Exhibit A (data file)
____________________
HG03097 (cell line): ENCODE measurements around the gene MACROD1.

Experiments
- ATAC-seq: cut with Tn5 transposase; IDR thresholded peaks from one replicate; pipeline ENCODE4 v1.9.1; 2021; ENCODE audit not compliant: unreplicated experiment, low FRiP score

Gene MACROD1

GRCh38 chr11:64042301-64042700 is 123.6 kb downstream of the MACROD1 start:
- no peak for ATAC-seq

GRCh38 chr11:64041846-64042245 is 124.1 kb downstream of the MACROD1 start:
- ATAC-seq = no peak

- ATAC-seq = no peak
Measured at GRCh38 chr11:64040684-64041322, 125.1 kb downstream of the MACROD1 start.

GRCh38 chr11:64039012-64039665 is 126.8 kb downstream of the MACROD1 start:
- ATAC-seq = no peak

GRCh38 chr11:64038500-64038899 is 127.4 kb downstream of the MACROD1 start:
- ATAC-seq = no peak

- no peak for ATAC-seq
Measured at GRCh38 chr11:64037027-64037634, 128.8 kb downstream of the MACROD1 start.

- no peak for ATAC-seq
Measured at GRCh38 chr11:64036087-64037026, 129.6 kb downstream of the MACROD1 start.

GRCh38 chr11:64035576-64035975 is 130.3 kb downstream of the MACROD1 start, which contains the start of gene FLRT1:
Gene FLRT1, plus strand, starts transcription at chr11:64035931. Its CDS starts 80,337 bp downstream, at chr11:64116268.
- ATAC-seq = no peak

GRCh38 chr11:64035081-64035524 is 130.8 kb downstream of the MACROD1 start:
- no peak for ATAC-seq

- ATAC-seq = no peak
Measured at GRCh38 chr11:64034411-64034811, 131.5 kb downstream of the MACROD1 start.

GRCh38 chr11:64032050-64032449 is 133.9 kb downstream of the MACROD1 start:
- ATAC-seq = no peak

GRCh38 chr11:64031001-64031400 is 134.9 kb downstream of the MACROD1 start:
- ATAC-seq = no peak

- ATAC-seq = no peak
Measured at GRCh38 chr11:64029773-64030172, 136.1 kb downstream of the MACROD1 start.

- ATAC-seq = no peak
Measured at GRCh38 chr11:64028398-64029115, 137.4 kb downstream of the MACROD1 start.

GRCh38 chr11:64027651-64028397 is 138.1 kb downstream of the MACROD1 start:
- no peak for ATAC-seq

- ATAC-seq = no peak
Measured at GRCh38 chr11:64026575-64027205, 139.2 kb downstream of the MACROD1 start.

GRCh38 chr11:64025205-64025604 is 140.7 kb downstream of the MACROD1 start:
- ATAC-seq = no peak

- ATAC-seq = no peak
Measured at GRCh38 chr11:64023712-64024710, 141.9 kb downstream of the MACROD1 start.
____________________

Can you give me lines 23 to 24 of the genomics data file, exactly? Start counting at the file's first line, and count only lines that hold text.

- no peak for ATAC-seq

- ATAC-seq = no peak